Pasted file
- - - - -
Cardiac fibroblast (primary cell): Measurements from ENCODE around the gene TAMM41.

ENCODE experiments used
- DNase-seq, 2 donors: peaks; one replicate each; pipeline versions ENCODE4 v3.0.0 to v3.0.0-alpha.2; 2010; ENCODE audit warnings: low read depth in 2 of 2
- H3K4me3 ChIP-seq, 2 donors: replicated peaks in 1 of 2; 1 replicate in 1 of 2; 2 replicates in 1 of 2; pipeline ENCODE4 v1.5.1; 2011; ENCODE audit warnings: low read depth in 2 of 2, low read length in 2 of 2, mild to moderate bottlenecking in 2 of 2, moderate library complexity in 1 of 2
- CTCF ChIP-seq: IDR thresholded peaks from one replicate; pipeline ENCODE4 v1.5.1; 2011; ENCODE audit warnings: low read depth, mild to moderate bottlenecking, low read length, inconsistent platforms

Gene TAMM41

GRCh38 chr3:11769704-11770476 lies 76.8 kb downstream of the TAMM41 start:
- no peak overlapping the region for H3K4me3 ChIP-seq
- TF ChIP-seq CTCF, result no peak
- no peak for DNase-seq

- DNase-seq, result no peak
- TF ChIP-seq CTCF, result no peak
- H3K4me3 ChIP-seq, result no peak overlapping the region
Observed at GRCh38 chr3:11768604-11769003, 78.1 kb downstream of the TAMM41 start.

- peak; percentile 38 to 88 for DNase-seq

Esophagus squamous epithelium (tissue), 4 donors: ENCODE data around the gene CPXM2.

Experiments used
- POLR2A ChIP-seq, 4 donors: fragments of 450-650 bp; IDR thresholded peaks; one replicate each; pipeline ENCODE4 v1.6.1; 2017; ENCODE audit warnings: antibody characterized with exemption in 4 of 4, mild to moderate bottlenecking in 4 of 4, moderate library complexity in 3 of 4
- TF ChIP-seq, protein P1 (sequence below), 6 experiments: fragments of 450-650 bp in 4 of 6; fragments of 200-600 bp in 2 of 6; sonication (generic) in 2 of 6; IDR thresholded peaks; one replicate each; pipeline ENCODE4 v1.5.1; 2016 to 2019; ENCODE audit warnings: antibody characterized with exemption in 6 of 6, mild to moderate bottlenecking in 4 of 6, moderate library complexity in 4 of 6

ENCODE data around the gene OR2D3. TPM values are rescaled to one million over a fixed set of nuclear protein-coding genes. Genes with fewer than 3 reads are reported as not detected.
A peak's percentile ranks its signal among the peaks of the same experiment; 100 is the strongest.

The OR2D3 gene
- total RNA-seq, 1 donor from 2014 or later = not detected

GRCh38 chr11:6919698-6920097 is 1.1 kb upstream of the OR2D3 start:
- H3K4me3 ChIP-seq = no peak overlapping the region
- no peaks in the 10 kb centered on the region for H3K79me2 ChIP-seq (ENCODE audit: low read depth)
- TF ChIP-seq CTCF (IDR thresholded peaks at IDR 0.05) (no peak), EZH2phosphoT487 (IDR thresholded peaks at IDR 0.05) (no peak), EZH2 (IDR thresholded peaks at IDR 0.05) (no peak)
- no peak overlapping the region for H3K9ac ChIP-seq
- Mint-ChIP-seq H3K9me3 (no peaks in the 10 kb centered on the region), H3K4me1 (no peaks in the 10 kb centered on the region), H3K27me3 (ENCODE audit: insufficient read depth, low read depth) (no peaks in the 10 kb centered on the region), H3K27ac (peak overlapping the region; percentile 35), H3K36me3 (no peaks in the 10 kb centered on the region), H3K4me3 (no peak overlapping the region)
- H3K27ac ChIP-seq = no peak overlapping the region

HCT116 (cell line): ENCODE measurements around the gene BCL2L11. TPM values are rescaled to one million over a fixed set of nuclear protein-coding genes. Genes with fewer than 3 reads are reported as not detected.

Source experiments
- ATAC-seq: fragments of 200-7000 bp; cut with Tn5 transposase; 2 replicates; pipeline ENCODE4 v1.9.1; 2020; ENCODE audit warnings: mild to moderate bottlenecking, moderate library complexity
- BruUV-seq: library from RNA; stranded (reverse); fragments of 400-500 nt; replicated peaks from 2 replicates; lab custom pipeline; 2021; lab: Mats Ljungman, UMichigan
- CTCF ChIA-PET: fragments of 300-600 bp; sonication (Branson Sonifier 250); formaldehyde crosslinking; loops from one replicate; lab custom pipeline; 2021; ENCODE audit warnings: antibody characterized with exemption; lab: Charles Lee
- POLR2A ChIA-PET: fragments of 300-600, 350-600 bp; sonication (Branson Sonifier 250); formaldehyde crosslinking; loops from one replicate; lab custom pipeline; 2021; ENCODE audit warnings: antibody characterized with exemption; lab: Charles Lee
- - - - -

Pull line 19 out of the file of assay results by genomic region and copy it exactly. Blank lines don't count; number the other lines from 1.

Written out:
- TF ChIP-seq, protein P1 (sequence below), 6 experiments: fragments of 450-650 bp in 4 of 6; fragments of 200-600 bp in 2 of 6; sonication (generic) in 2 of 6; IDR thresholded peaks; one replicate each; pipeline ENCODE4 v1.5.1; 2016 to 2019; ENCODE audit warnings: antibody characterized with exemption in 6 of 6, mild to moderate bottlenecking in 4 of 6, moderate library complexity in 4 of 6